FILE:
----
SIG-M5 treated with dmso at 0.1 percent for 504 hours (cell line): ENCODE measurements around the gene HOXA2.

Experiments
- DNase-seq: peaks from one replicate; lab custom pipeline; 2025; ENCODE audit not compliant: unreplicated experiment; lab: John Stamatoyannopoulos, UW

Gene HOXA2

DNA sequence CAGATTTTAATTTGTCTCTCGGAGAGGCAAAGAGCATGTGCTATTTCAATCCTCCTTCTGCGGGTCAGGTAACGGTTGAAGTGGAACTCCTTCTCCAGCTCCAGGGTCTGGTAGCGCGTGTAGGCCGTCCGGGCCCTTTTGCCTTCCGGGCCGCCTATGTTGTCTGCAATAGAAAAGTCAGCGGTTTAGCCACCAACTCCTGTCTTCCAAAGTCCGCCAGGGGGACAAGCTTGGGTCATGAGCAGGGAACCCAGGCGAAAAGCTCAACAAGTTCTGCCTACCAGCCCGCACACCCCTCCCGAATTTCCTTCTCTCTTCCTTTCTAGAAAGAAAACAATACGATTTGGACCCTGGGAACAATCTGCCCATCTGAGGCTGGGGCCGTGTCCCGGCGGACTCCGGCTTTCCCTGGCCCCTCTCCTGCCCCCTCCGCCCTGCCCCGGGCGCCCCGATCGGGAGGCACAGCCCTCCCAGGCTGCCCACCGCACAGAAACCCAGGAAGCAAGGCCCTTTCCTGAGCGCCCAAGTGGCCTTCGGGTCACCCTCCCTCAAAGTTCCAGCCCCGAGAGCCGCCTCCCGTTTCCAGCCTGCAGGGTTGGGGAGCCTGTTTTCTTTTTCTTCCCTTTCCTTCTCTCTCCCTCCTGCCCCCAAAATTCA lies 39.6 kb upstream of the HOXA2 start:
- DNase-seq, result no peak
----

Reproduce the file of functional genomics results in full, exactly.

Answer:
SIG-M5 treated with dmso at 0.1 percent for 504 hours (cell line): ENCODE measurements around the gene HOXA2.

Experiments
- DNase-seq: peaks from one replicate; lab custom pipeline; 2025; ENCODE audit not compliant: unreplicated experiment; lab: John Stamatoyannopoulos, UW

Gene HOXA2

DNA sequence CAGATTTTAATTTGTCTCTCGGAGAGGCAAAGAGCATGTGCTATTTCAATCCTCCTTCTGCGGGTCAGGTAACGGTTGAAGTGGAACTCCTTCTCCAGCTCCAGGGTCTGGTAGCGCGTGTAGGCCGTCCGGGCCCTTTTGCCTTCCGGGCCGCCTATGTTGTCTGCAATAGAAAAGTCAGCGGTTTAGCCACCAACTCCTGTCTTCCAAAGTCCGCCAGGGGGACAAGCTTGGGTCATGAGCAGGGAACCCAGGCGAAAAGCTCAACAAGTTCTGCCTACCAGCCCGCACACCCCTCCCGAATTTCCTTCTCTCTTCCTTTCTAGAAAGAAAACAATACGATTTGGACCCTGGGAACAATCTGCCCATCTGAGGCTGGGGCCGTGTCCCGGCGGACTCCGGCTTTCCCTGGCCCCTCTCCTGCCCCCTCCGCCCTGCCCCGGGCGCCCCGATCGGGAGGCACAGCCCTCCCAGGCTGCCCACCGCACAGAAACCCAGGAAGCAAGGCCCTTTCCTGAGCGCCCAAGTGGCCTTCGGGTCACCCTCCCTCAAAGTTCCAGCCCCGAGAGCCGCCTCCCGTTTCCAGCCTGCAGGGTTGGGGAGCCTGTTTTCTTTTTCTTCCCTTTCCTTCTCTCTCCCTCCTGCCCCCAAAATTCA lies 39.6 kb upstream of the HOXA2 start:
- DNase-seq, result no peak